If Government Had to Run Their Business Like the Private Sector, Here's What Would Change


If Government Had to Run Their Business Like the Private Sector, Here's What Would Change

The comparison between government operations and private sector business practices is an intriguing one. While both entities serve different purposes and have distinct objectives, imagining a scenario where governments adopt the efficiency-driven approach of the private sector can offer valuable insights that could fix perceptional issues bureaucrats create by lifetimes spent on the public teat with minimal real world experience. The notion of government agencies functioning like businesses raises questions about effectiveness, accountability, and innovation. As we look at the 2024 election and the type of government the people want, lets explore the hypothetical scenario of governments running their operations akin to private enterprises and discuss the potential changes that would ensue.

1. Embracing Efficiency and Innovation

In the private sector, efficiency is a cornerstone of success. Businesses are constantly seeking ways to optimize processes, reduce costs, and increase productivity. If governments were to adopt a similar approach, we would likely see a greater emphasis on streamlining bureaucratic procedures. This could involve leveraging technology to eliminate redundancies, expedite paperwork, and provide citizens with quicker access to services. The adoption of innovative solutions could lead to a more responsive and citizen-centric government.  The private sector may face personal income increases of 2%, while governments consistently gorge themselves through transfers of private taxpayers savings to government reserves.  Imagine a world in which the bureaucrats had to account for and justify the money they take from the taxpayers.  

2. Performance-Based Accountability

Private sector companies are accountable to their shareholders, and their success is often measured by financial performance and growth. Translating this principle to government operations would mean introducing performance-based accountability measures. Agencies would need to set clear targets, measure their progress, and justify their budgets based on tangible outcomes. This shift could lead to increased transparency, reduced wastage, and a stronger focus on delivering tangible results for citizens.  Unelected bureaucrats are often lauded for simply performing their basic job duties.  Ironically, they often report to elected government boards run bi-vocationally by business owners who would fire their own employees for performance they find acceptable from higher paid government employees.  The change to performance-based accountability can come about by electing business leaders, not politicians.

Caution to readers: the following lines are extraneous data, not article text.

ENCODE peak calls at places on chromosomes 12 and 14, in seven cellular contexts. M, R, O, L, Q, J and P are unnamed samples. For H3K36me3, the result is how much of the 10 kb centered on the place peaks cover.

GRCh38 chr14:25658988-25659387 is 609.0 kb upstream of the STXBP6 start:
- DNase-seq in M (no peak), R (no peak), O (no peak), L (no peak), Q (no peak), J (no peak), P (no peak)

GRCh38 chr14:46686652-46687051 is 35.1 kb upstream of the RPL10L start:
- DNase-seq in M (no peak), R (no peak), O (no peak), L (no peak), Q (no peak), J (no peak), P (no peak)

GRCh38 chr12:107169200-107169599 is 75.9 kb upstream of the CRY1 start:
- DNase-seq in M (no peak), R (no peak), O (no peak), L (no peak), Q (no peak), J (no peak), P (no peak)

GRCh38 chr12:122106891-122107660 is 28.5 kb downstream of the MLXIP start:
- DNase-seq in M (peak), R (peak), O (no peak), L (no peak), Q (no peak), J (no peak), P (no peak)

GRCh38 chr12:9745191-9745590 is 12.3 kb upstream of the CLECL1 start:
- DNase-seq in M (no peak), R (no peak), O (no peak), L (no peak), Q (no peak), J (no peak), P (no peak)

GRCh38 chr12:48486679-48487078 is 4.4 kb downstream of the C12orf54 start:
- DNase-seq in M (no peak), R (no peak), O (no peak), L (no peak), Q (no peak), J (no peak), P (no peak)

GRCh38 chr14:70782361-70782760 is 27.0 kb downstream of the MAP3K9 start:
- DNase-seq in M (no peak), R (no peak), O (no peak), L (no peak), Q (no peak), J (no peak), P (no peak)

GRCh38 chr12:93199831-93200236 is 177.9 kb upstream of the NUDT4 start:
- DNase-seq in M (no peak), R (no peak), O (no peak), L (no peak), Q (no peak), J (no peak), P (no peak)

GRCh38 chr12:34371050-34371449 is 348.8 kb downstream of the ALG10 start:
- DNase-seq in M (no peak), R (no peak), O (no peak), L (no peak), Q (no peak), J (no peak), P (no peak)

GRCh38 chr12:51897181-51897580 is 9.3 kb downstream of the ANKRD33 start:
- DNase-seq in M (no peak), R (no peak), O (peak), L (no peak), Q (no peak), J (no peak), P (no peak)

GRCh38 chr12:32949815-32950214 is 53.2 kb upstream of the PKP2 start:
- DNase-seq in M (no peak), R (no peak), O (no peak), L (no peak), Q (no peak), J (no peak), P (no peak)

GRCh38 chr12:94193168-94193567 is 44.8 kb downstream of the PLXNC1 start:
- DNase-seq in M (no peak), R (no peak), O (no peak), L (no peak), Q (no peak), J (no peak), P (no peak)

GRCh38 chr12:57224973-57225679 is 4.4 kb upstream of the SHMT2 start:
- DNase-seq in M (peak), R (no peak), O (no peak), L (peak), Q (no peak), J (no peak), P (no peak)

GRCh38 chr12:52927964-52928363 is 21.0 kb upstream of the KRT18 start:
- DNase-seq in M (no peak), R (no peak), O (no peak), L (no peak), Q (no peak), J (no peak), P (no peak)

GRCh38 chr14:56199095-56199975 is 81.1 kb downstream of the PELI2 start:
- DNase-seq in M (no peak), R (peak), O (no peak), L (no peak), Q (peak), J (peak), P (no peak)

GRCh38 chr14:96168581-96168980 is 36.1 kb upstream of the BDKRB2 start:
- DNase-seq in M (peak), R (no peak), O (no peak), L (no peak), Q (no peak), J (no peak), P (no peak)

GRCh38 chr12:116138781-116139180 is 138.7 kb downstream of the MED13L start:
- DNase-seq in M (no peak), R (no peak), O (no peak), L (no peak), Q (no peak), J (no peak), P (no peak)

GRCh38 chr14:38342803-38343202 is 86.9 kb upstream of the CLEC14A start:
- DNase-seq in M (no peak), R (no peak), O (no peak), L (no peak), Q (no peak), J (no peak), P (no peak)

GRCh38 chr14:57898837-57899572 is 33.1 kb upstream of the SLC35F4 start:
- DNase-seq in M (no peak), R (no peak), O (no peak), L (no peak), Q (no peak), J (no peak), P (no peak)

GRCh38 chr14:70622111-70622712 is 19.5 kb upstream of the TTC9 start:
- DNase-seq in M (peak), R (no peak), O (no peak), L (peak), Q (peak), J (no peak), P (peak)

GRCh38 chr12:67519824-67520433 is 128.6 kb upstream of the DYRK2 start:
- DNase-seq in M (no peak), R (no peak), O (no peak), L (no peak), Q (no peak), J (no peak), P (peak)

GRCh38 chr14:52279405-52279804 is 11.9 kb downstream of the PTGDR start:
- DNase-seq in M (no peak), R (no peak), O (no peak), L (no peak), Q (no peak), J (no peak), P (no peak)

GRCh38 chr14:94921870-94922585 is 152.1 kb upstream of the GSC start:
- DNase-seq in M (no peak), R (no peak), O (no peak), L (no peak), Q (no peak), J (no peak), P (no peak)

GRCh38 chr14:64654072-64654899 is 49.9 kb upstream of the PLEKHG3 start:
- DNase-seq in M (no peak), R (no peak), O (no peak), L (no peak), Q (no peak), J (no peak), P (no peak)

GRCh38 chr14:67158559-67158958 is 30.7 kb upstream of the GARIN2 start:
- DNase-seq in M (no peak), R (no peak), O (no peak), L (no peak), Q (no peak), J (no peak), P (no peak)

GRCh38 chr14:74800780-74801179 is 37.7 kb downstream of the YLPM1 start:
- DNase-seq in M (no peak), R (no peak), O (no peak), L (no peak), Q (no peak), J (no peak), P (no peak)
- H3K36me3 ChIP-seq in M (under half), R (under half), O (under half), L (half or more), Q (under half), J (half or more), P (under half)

3. Customer-Centric Approach

Private businesses thrive when they prioritize customer satisfaction. In the context of government, citizens are the customers. A private sector-inspired government would prioritize providing high-quality services that meet the needs and expectations of the public. This could involve improving the accessibility of information, enhancing communication channels, and tailoring policies to address the concerns of diverse populations.  This is one of the largest perceptional jokes taxpayers have of government workers.  There are seldom examples of government workers who treat people like customers, and even more rare is the elected official who operates on any day other than election day as if they work for the people who elect them.  

4. Flexibility and Adaptability

The private sector is known for its ability to adapt to changing market dynamics swiftly. Governments, on the other hand, often grapple with bureaucratic hurdles that slow down decision-making. By taking a cue from the private sector, governments could become more nimble and responsive to emerging challenges. This might involve decentralizing decision-making, empowering local governments, and fostering a culture of agility.

5. Financial Sustainability